STAFF and students from Cambridge and Oxford have thrown their support behind Australian Trenton Oldfield, who faces deportation from the United Kingdom after he disrupted the 2012 boat race between the two universities.
Mr Oldfield will front an immigration tribunal in London on Monday after his request for a spousal visa was refused by the government on the grounds his presence in Britain was “not conducive to the public good”.
The 37-year-old activist has lived in the UK for more than a decade and earlier this year had his first daughter with his British wife.
To protest elitism and inequality he swam into the path of the Cambridge and Oxford rowing crews as they raced down the Thames in April 2012.
He was subsequently jailed for seven weeks.
Now staff and students are backing Mr Oldfield’s appeal against the Home Office’s decision to kick him out of the country.
More than 250 people from both institutions have signed a letter in the past few days that calls on Home Secretary Theresa May to stop the proceedings against Mr Oldfield.
“The boat race is a game – its disruption should not result in any individual’s deportation,” the letter states.
“Certainly its disruption should not be cause to separate an individual from his family which includes a recently-born child.”
Priyamvada Gopal, a senior English lecturer at Cambridge, says staff and students only realised a few weeks ago that the deportation threat was real because it had seemed absurd.
“It was absolutely out of the question that such an extreme measure was going to be done in the name of our universities,” Dr Gopal told AAP.
“We had to make clear that it was not being done with our consent or support.”
Dr Gopal is a member of the Cambridge Academic Campaign for Higher Education – a group of lecturers and professors that wants to democratise public higher education.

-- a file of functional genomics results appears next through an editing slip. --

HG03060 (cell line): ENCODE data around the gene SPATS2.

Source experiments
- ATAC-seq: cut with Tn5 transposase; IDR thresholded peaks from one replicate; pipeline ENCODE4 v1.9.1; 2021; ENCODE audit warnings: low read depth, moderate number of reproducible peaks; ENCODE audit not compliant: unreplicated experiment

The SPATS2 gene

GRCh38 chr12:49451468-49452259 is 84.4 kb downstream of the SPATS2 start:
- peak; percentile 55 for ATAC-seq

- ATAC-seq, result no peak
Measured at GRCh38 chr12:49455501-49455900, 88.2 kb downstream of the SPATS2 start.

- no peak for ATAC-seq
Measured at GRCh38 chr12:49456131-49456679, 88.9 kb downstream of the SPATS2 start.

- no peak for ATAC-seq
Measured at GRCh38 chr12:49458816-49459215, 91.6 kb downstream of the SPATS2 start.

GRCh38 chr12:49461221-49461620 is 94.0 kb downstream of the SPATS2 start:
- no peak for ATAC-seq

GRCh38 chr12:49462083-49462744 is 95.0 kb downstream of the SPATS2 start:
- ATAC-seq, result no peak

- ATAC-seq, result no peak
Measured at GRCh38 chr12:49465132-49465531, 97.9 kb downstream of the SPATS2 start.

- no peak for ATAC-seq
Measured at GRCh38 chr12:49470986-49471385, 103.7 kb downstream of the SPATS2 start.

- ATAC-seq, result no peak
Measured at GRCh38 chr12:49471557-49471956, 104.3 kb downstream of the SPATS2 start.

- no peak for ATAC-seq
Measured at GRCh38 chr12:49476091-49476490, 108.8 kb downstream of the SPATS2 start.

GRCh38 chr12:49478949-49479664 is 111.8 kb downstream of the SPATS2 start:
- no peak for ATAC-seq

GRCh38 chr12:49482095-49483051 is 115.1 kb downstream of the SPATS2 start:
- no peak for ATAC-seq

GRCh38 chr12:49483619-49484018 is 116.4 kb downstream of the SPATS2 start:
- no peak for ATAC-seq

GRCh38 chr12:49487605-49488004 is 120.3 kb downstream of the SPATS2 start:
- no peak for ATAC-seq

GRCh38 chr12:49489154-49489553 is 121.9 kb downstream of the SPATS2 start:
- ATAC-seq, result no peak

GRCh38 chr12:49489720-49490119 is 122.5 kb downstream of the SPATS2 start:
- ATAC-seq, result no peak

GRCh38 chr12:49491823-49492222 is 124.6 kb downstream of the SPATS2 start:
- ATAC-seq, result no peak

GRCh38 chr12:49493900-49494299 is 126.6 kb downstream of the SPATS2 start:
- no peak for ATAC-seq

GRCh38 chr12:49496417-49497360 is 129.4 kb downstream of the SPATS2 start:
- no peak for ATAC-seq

She doesn’t think it’s ironic that staff and students are backing Mr Oldfield.
“Trenton was protesting a social and political structure rather than everyone who actually attends or teaches at Cambridge,” she said.
“We are a very large institution with an undoubted history of shoring up British elitism, but again, there are several people here, dons and students, who are deeply committed to democratising the institution and widening access to higher education.”
Activist group Defend the Right to Protest is organising a rally outside Monday’s immigration tribunal hearing.
Spokeswoman Hannah Dee hopes the show of public support will influence the tribunal, which will also hear from several witnesses who’ll argue Mr Oldfield is an asset to the UK.
“There is a widespread opposition to government austerity measures and cuts, so, in that sense, the (boat race) protest and the things Trenton stands for are for the public good at a time when many people feel the government doesn’t have a popular mandate,” Ms Dee told AAP.
By Julian Drape (AAP)